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Hoffmann, R. A wiki for the life sciences where authorship matters. Nature Genetics (2008)

Factors influencing the carcinogenicity of food chemicals.

The relationship between food and cancer is extremely complex. It is generally accepted that diet is a contributory factor in the aetiology of a large proportion of cancers, but with very few exceptions, we are unable to identify specific causal agents. Many food components have genotoxic potential and more are produced endogenously during digestion. Conversely, there is increasing evidence that consumption of some foods may decrease the risk of cancer, and a number of plant constituents have been shown to have the potential to inhibit various stages of the carcinogenic process. Yet we have little understanding of the interactions between the different food-related genotoxic and protective factors. A further complication is the variation in individual susceptibility and vulnerability. As a result we are still not able to determine the optimal diet for minimising cancer risk. In recognition of these issues, the UK Ministry of Agriculture, Fisheries and Food (MAFF) is funding a number of projects aimed at providing greater mechanistic understanding of the links between food and cancer, in order to offer detailed advice to the public. This report summarises the proceedings of a workshop entitled 'Factors influencing the carcinogenicity of food chemicals', held in London on 1 June 1998, providing overviews of some of the key issues, and demonstrating how the MAFF-funded research is contributing to advances in these areas. It includes discussion of genetic polymorphisms and how they may contribute to individual susceptibility and help to identify causal links between food components and colorectal cancer. Biomarkers of DNA damage in human studies and of inhibition of carcinogen activation and endogenous formation of genotoxic reactive nitrogen species are examined. Also considered are the potential uses of physiologically based pharmacokinetic modelling techniques for providing more accurate estimates of risk and reducing the uncertainty in extrapolation between species and doses. Research now in progress will help to establish the critical risk and protective factors involved in diet-related colorectal cancers, in order to provide a sound scientific basis for formulation of dietary advice to the public.[1]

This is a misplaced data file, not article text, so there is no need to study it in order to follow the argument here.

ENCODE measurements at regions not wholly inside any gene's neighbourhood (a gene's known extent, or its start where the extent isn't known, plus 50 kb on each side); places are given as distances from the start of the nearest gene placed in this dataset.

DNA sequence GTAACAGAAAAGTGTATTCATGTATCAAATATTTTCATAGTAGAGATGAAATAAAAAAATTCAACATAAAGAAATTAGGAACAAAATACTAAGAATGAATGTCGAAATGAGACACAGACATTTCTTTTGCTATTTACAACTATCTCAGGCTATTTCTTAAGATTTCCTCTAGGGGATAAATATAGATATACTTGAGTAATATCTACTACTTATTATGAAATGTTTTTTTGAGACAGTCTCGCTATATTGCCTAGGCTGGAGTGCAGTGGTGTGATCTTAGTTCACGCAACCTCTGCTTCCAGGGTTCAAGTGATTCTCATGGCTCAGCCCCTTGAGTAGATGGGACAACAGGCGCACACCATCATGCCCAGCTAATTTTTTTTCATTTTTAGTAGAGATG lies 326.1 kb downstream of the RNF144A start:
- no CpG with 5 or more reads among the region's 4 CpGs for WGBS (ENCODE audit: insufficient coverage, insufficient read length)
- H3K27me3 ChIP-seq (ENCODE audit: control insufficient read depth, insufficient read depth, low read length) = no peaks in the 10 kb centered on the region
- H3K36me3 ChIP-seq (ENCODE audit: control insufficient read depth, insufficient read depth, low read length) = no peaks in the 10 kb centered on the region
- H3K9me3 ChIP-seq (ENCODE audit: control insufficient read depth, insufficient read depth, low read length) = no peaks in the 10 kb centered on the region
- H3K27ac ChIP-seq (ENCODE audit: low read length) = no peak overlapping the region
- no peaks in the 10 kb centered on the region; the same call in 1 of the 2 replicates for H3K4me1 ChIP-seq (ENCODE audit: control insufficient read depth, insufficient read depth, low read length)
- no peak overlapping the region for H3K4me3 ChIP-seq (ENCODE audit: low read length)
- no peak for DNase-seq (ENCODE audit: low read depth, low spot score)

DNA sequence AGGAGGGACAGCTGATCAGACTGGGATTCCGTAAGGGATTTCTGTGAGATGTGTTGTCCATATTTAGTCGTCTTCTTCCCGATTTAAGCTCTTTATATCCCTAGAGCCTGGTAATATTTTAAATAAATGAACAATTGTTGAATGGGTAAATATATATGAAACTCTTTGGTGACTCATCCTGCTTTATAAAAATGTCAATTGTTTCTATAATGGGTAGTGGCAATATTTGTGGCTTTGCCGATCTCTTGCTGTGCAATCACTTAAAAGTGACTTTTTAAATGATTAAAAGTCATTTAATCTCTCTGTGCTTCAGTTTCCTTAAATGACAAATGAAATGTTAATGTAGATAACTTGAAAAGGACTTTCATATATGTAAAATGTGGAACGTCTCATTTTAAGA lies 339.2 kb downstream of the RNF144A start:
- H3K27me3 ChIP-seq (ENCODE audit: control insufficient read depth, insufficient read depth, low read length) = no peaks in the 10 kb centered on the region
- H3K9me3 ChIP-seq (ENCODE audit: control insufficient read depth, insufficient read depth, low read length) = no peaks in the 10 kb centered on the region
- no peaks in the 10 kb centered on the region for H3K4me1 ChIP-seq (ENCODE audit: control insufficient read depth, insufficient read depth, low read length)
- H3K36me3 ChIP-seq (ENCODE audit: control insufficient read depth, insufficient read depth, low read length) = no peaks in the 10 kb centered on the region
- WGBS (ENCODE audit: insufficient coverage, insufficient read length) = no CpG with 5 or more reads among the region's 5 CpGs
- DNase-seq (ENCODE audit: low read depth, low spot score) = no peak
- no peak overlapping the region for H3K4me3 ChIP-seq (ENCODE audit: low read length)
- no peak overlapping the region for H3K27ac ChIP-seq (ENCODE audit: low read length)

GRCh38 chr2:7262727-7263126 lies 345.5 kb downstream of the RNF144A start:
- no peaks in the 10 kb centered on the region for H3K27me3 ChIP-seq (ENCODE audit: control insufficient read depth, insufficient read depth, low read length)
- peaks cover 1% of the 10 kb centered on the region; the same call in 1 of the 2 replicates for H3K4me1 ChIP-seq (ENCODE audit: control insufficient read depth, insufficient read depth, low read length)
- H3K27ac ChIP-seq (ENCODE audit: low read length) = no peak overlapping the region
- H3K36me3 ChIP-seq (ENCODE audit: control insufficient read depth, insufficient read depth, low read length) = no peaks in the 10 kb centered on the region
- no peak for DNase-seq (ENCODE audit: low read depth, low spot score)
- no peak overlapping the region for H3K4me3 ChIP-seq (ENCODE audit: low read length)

1. Factors influencing the carcinogenicity of food chemicals. Manson, M.M., Benford, D.J. Toxicology (1999) [Pubmed]
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